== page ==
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Fitch places Gabon on ‘rating watch negative’ After Military coup

Fitch Ratings has placed Gabon’s ‘B-‘ Long-Term Foreign-Currency and Local-Currency Issuer Default Ratings (IDR) on Rating Watch Negative (RWN). The ‘B’ Short-Term Foreign- and Local-Currency IDRs and the ‘B-‘ issue ratings on Gabon’s long-term foreign-currency senior unsecured bonds have also been placed on RWN.

Under applicable credit rating agency (CRA) regulations, the publication of sovereign reviews is subject to restrictions and must take place according to a published schedule, except where it is necessary for CRAs to deviate from this schedule in order to comply with the CRAs’ obligation to issue credit ratings based on all available and relevant information and disclose credit ratings in a timely manner. Fitch interprets these provisions as allowing us to publish a rating review in situations where there is a material change in the creditworthiness of the issuer that we believe makes it inappropriate for us to wait until the next scheduled review date to update the rating or Outlook/Watch status. Currently, there is no scheduled review date for Fitch’s rating on Gabon, but Fitch believes that developments in the country warrant the publication of a sovereign review, and our rationale for this is set out in the first part (High weight factors) of the Key Rating Drivers section below.


Military Coup: The RWN reflects high political uncertainty in Gabon following the military coup on 30 August 2023. While Gabon’s electoral commission declared President Ali Bongo Ondimba won re-election for a third term, military officers suspended the constitution and annulled the election. The putschists have formed a Committee for the Transition and Restoration of Institutions (CTRI) and its leader, General Brice Oligui Nguema, was sworn into office on 4 September as President of the Transition. Details of the transition process and timeframe remain unknown. The CTRI announced they will not hold elections in the near term.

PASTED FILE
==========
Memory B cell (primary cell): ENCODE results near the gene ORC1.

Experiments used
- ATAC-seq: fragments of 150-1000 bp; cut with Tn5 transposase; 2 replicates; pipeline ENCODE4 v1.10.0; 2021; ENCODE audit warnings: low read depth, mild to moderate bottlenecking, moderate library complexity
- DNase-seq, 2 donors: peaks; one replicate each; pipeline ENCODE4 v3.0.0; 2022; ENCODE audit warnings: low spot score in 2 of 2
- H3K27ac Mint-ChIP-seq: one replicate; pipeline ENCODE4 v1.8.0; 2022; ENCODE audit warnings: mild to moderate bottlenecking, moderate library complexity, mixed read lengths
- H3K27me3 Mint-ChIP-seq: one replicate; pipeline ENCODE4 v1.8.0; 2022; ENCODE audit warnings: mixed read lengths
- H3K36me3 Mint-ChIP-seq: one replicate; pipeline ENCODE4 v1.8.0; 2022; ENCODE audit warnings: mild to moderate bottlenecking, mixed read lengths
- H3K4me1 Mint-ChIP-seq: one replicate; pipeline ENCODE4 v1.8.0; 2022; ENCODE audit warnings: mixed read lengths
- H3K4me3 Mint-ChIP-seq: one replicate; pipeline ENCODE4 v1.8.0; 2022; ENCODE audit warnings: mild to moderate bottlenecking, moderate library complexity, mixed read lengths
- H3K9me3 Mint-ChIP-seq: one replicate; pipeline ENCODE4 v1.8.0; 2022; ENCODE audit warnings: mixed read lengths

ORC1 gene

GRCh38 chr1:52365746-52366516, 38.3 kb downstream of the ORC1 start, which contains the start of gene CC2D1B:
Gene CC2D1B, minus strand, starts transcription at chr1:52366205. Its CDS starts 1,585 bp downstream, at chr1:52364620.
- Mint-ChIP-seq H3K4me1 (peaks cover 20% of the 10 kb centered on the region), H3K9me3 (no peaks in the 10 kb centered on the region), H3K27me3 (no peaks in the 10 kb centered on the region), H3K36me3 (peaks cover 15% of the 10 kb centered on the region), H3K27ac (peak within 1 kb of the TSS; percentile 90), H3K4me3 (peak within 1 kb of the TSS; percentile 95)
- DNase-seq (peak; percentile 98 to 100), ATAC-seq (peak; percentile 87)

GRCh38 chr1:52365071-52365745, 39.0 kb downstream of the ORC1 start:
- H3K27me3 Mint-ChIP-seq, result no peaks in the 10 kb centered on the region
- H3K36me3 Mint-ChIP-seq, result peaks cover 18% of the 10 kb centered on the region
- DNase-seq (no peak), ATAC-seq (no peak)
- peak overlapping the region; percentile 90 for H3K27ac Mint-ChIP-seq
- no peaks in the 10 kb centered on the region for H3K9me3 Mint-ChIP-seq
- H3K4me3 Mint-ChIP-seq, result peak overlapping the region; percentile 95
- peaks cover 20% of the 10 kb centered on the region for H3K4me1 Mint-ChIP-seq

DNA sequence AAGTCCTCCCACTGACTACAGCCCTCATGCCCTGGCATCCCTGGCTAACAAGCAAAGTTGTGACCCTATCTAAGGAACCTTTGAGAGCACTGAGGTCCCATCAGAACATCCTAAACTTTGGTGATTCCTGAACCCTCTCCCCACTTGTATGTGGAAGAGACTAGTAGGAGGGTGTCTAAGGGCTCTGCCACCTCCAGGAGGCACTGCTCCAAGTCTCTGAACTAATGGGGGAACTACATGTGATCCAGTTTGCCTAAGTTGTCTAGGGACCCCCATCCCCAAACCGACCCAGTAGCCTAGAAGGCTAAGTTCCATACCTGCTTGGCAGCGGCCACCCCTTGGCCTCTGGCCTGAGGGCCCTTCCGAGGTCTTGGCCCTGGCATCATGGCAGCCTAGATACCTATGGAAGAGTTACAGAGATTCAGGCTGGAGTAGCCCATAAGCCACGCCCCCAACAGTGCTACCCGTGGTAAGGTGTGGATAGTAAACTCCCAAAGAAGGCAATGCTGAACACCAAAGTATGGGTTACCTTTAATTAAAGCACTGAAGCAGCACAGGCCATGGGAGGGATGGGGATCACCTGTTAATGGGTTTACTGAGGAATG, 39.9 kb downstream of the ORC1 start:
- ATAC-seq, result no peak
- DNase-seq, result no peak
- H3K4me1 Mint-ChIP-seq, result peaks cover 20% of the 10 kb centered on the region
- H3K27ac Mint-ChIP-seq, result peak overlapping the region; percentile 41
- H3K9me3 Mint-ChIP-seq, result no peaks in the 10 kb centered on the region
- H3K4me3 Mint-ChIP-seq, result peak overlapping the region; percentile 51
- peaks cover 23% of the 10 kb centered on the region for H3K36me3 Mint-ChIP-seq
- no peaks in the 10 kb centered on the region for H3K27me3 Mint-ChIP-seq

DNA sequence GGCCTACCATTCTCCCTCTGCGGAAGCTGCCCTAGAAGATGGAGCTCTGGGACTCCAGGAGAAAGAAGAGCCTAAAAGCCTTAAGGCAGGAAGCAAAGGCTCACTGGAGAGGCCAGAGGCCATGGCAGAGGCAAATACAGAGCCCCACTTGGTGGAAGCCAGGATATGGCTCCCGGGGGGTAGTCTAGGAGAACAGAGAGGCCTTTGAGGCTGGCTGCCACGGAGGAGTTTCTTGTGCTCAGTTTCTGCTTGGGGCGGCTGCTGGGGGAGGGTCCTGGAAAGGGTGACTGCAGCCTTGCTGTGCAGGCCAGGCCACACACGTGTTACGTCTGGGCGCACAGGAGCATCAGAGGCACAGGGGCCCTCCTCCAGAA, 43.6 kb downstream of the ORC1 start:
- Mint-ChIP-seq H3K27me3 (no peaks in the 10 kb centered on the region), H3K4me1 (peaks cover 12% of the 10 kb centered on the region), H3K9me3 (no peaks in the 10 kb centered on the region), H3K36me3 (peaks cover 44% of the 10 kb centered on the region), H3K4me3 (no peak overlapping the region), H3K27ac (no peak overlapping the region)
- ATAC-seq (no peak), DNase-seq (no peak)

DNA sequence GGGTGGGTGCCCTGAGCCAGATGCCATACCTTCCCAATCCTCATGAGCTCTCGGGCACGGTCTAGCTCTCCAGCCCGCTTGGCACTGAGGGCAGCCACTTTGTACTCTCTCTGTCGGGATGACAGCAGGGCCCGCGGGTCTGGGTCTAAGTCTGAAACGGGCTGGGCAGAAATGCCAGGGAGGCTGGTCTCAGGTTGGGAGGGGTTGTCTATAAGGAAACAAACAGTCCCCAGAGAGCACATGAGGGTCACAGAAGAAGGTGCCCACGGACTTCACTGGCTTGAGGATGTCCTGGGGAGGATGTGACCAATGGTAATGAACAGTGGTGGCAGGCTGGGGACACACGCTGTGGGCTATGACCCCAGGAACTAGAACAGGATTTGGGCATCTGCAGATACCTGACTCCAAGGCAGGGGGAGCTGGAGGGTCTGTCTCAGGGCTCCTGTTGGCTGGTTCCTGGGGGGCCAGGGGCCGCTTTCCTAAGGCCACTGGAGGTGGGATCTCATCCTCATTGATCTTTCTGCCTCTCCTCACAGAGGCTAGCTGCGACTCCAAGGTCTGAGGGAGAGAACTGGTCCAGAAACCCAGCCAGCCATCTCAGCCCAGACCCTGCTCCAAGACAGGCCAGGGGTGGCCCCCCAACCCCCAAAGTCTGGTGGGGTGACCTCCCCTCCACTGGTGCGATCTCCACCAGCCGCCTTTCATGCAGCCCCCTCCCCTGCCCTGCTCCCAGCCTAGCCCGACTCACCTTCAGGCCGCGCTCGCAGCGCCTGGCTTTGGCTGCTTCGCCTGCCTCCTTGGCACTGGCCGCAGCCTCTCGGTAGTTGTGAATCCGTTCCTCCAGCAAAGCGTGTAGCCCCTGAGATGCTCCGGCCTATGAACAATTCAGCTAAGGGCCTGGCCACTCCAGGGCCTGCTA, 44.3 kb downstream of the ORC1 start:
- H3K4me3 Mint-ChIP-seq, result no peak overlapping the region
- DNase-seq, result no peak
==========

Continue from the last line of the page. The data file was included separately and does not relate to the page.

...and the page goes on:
Risk of Sanctions: The Economic and Monetary Community of Central Africa (CEMAC) and the Economic Community of Central African States (ECCAS) have no recent record of imposing sanctions that could affect debt payments (unlike the West African counterparts, WAEMU/ECOWAS). However, such measures cannot be excluded at this stage. Gabon’s deposits are partly held at the regional central bank (BEAC) and are therefore vulnerable to sanctions. Foreign military intervention is unlikely.

Capacity and Willingness to Pay: Although the CTRI declared it will respect Gabon’s domestic and external commitments and the transitional president has committed to settle domestic debt to the private sector, the willingness to pay is uncertain. In addition, the coup may have further weakened the operational capacity of the institutions responsible for treasury and debt management. In the near term, Eurobond payments appear manageable, with coupon payments of 0.1% of GDP due in November 2023, and 0.3% of GDP (principal and coupon) due in December. Eurobond repayment will amount to 0.8% of GDP in 2024, and 3.1% of GDP in 2025.

Financing Flexibility: Although fiscal surpluses have reduced fiscal financing needs, Gabon also depends on access to the regional debt market for financing, which may be affected by the coup and the political uncertainty. We assume Gabon will rely more on the regional market for financing at higher interest costs as the coup heightens the market’s nervousness. Support from other international institutions may also be affected, although given its relatively high per capita income, Gabon does not heavily rely on multilateral and bilateral development funding. The resumption of the IMF programme (expected to end June 2024) is now unlikely.


Factors that Could, Individually or Collectively, Lead to Negative Rating Action/Downgrade

-Structural and Public Finances: Continued political instability evidenced by administrative disruption or materialisation of sanctions leading to failure to service debt obligations in full and on time.

-Macro: Evidence that the political instability significantly impacts economic activity or other credit metrics.

actors that Could, Individually or Collectively, Lead to Positive Rating Action/Upgrade

-Public Finance: Improved confidence in the capacity and willingness to make timely payments of upcoming debt obligations, and no imposition of sanctions that impairs debt payments.

-Structural and Public Finance: Reduction of policy uncertainty, evidenced by a political transition plan, without a deterioration of international relations, nor adverse impact on the economy or other credit metrics.

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